Snowden Extradition a Global Issue
Snowden Extradition a Global Issue

The case of Edward Snowden, a NSA contractor who leaked government information regarding the U.S. government programs PRISM and Tempora, reveals how domestic issues can quickly turn global. Upon releasing the classified information about these programs to a London-based newspaper, The Guardian, Snowden fled to Hong Kong to avoid prosecution and detainment. Four days later, in an unsealed official complaint against Snowden, federal prosecutors charged him with “theft of government property” and other activities under the Espionage Act (Politico, 2013).

While the U.S. government will face public backlash for spying on American citizens, its ability to actually prosecute Snowden is limited by international law. Snowden first took refuge in Hong Kong because of its “strong tradition of free speech” and his desire to let the city decide his fate (Lam, 2013). After the U.S. requested the detainment of Snowden in Hong Kong, Wikileaks founder Julian Assange began aiding Snowden and claimed he was leaving Hong Kong to go to Ecuador. However, it was later revealed that Snowden traveled to Moscow, further complicating any attempts at extradition back to the U.S.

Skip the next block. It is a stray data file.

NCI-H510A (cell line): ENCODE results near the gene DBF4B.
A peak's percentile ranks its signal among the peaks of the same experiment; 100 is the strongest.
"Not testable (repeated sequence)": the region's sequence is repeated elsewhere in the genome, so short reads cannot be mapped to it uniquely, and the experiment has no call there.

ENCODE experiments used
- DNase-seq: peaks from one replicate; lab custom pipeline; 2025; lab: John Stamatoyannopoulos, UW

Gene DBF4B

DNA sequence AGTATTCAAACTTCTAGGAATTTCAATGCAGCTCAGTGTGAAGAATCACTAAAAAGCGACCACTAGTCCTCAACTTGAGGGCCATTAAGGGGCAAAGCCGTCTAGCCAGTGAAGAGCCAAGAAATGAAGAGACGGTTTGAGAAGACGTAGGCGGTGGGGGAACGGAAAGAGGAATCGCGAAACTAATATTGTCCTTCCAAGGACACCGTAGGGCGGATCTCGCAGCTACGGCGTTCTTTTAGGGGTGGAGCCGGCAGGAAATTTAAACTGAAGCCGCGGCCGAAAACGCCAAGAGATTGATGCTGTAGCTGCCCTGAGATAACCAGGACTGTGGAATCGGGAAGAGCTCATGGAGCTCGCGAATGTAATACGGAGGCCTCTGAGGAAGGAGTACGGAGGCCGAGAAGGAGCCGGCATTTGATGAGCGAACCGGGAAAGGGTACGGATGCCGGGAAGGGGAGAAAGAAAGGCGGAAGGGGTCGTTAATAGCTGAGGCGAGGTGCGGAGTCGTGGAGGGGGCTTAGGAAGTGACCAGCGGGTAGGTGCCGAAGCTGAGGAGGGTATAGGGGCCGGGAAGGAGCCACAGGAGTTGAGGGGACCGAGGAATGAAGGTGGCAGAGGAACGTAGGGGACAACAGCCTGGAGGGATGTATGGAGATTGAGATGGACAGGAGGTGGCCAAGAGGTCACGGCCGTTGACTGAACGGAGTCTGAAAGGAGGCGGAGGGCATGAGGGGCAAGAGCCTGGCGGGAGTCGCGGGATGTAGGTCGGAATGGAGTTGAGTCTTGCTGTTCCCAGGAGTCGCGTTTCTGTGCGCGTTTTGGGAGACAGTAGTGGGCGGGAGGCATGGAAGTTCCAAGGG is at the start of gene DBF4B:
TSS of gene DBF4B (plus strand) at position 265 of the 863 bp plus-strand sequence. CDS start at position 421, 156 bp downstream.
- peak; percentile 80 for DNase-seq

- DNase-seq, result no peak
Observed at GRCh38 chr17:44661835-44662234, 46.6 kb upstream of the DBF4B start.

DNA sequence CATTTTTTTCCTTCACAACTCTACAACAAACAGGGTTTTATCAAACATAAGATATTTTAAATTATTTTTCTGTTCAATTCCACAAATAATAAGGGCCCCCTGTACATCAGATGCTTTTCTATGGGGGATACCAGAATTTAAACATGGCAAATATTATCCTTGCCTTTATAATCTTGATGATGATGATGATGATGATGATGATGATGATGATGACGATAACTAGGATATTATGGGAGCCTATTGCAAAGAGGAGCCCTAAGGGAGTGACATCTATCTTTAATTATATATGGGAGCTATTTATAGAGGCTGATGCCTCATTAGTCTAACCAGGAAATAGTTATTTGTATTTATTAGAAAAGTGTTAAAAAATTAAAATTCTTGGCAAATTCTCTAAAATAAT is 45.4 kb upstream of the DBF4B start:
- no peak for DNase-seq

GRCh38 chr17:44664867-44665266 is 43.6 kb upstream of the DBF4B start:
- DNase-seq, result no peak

U.S. Relations and Extradition

The ability of a government to extradite its citizens often depends on political whims rather than international obligations. The U.S. expressed disappointment over Hong Kong officials’ failure to comply with their request to detain Snowden. The White House stated that their actions would hurt already tense U.S.-Chinese relations (Chan, 2013). The U.S.’s inability to detain one of its own citizens demonstrates the challenges that governments faces whenever a person seeks asylum abroad, especially in countries that do not have the same laws or values as the U.S. In fleeing to Moscow, Snowden picked another country that has troubled relations with the U.S. government, especially in recent months. This relationship might impact the Russian’s government’s decision to turn Snowden over to the U.S., which could further hurt attempts to rebuild the relationship between the two countries.